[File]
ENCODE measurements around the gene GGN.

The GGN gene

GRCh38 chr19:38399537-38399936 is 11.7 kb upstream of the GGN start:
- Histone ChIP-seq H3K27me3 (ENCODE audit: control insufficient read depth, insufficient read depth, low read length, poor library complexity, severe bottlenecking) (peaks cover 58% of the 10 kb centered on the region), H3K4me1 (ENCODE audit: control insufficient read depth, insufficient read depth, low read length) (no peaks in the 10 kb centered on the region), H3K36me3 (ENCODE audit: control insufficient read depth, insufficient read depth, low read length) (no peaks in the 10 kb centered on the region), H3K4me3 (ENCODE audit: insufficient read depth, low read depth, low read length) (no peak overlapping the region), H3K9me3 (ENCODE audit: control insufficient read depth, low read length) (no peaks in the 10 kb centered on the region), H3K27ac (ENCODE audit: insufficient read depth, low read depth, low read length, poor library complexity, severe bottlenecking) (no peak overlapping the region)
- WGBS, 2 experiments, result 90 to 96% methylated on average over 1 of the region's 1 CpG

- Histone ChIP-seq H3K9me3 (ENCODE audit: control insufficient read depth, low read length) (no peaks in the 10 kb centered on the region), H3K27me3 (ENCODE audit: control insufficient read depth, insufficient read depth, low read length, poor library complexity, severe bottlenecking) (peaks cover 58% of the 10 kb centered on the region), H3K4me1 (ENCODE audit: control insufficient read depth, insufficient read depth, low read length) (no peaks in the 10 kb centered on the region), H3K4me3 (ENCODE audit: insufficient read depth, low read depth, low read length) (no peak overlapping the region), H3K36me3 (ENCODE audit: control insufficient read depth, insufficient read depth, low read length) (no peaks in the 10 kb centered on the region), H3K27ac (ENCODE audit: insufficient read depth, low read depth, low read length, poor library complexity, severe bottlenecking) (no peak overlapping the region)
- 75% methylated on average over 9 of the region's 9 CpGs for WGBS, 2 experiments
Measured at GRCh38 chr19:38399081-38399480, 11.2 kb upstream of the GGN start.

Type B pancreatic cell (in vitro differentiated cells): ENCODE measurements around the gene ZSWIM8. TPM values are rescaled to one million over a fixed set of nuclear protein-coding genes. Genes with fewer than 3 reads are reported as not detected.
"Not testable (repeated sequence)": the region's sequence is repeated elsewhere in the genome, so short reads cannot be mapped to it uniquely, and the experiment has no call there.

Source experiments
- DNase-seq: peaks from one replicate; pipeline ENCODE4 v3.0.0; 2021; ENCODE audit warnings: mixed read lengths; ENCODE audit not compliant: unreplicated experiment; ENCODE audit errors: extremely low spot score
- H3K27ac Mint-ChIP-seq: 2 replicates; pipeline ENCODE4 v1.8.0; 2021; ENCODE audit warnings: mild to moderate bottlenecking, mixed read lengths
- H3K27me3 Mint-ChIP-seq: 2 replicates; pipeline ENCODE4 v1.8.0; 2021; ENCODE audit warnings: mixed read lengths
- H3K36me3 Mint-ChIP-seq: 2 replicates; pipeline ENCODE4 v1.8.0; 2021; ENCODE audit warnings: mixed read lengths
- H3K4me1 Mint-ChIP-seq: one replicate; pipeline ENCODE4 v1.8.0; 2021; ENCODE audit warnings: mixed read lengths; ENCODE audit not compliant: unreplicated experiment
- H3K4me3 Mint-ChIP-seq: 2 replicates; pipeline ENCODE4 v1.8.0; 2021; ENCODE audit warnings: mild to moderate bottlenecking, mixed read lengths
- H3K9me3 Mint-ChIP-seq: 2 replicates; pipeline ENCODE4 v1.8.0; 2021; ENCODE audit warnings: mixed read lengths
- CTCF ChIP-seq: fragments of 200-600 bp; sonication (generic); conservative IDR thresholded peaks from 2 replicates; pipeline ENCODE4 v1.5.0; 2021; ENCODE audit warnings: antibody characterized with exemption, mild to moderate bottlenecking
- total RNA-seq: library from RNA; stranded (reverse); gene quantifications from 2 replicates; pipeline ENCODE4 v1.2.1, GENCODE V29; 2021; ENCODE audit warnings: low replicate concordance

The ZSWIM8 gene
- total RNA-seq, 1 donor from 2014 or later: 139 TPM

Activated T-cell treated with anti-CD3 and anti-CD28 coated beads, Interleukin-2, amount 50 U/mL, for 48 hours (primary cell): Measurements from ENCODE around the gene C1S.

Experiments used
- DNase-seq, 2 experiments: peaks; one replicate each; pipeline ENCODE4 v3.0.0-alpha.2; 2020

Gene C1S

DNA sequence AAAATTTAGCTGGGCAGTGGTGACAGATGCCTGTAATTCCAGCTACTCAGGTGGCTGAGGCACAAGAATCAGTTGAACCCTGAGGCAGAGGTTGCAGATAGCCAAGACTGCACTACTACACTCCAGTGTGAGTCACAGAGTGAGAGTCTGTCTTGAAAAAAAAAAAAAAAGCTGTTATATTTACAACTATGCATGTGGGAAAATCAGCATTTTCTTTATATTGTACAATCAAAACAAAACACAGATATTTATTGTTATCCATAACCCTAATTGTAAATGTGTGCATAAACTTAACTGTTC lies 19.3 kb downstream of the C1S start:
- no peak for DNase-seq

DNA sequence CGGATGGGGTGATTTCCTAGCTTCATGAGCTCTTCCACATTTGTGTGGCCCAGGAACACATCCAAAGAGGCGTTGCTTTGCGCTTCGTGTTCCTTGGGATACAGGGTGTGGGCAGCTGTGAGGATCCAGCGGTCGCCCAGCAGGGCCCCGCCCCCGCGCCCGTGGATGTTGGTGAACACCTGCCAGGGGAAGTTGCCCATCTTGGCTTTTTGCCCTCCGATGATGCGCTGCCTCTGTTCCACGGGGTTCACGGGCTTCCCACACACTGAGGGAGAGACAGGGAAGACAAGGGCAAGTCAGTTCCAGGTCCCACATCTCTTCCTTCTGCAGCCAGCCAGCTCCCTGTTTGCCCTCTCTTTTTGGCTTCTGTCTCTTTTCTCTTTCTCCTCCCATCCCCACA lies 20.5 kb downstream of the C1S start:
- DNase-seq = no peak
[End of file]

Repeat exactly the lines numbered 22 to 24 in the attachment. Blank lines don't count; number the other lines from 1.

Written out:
- total RNA-seq, 1 donor from 2014 or later: 139 TPM

Activated T-cell treated with anti-CD3 and anti-CD28 coated beads, Interleukin-2, amount 50 U/mL, for 48 hours (primary cell): Measurements from ENCODE around the gene C1S.

Experiments used